Alliant Techsystems Inc., the largest supplier of ammunition and rocket motors to the U.S. military, said Thursday that first-quarter profit fell 16 percent on costs to close a plant, overruns on a jet program and higher pension expenses.

Net income for the three months ended July 4 fell to $27.6 million, or 72 cents a share, from $32.9 million, or 84 cents, a year earlier, Alliant said in a statement. Sales rose 15 percent to $644.4 million.

Alliant, based in Edina, Minn., has Utah operations in Magna, Clearfield and Promontory.

Alliant's ammunition sales are rising as the war in Iraq and more military training increase demand for small-caliber bullets to the highest level since the Vietnam War. It had an unexpected $7 million cost in the quarter because of "poor performance" on a program to make parts for Lockheed Martin Corp.'s F/A-22 fighter jet, chief executive Daniel Murphy said. The cost to close an ammunition plant was previously disclosed.

"Business execution, excluding one program, continues to be outstanding," Murphy, 56, said on a conference call. "We are addressing head-on poor performance. We have new leadership in place and anticipate rapid recovery."

The loss was recorded on a $10 million project to make a part called a horizontal stabilator out of composite materials for Lockheed's F/A-22 jet. The part is made at a plant in Utah, which is part of the company's advanced propulsion and space systems group. Murphy didn't provide exact details on the source of the problem.

Losses on the F/A-22 program marred what was otherwise "a solid operating performance," in the quarter, said Banc of America Securities analyst Robert Stallard, who rates the shares "buy" and doesn't own them. Banc of America has an investment banking relationship with Alliant, and its parent Bank of America Corp. owned 181,448 shares at the end of March.

"The numbers were more impressive when one takes into account this sizable F/A-22 charge," Stallard said. "We think this does add some risk going forward, and investors will be monitoring performance versus the new estimate to complete."

Shares of Alliant fell $1.90, or 3.1 percent, to close at $60.45 Thursday on the New York Stock Exchange. They have risen 14 percent in the past year.

Results for the quarter also included $5.1 million of costs, or 9 cents a share, to move production of ammunition for Apache helicopters and Bradley Fighting Vehicles to Rocket Center, W.V., from Arden Hills, Minn. The company had recorded $8 million of costs for the closing in its fiscal fourth quarter and at the time had announced it expected another $8 million of costs in the first half of fiscal 2005.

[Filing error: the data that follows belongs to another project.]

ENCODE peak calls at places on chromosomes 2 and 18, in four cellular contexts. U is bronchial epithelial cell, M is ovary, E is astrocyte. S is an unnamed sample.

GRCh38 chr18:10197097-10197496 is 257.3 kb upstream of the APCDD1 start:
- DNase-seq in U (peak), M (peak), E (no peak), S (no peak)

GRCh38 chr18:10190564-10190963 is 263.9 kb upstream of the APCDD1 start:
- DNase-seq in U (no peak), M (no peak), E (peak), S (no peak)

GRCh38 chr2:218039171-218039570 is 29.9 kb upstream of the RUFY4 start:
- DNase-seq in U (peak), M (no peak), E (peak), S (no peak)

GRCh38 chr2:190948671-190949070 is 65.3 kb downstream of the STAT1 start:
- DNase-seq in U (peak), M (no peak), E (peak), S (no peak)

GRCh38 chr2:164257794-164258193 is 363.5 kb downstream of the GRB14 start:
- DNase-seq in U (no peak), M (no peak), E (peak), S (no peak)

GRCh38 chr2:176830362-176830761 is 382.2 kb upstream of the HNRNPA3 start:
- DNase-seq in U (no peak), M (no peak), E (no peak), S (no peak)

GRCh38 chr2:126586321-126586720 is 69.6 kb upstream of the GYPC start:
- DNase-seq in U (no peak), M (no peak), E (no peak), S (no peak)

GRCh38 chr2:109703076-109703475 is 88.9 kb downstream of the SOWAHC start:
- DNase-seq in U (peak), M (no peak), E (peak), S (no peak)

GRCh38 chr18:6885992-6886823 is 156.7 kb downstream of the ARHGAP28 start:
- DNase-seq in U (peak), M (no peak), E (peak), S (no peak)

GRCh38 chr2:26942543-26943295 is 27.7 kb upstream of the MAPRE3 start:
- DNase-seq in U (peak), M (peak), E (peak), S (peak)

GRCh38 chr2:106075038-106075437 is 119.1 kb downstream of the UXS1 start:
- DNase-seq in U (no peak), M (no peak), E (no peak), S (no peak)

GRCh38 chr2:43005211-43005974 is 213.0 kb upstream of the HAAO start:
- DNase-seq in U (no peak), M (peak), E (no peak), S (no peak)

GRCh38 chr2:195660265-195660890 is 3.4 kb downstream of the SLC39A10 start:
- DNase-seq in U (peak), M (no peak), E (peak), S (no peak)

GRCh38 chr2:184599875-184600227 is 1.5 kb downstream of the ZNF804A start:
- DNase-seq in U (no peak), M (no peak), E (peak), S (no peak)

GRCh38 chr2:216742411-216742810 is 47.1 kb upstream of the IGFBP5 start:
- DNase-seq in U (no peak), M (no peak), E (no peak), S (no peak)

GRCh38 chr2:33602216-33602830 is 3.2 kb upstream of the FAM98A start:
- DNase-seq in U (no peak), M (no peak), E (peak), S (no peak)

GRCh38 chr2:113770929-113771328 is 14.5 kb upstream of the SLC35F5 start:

Pension expenses rose to 10 cents per share in the first quarter, from 6 cents a year earlier, the company said.

Alliant boosted its fiscal 2005 revenue forecast, saying sales will exceed $2.7 billion, the top of its forecast given in May. It maintained its fiscal 2005 profit forecast of $3.85 to $3.95 a share.

The company was expected to earn 72 cents a share in the first quarter and $3.94 for the year, according to the average estimates of at least 12 analysts surveyed by Thomson Financial.

"The combination of acquisitions, gains from the war on terror, particularly replenishment of ammunition, and the company's share repurchase strategy are going to drive earnings per share higher over the rest of the year," said Peter Arment, an analyst with JSA Research Inc., an aerospace-research company in Newport, R.I. "This is a great start to fiscal 2005."

Arment rates the shares 'buy" and doesn't own them.

Sales at Alliant's ammunition group rose 11 percent to $194 million in the first quarter, boosted by demand for small-caliber ammunition and rocket propellant, the company said.

Sales at the company's advanced propulsion and space systems unit rose 26 percent to $86 million. The precision systems unit increased sales by 13 percent to $127 million on increased orders for missile-warning systems and medium-caliber guns.

The only unit to report lower sales was rocket motor operations at ATK Thiokol in Utah, which dropped 4.6 percent to $209 million because of fewer commercial space launches. Sales of reusable solid rocket motors used on the U.S. space shuttle fleet and missile defense programs increased.

"Everything but Thiokol posted double-digit organic growth in the quarter, vindicating the policy of building up these areas," Stallard said.

The company today also said its board authorized the repurchase of as many as 2 million shares, or 5.3 percent, of its 37.6 million shares outstanding as of July 4. At Wednesday's closing price, repurchasing the full amount would cost $124.7 million.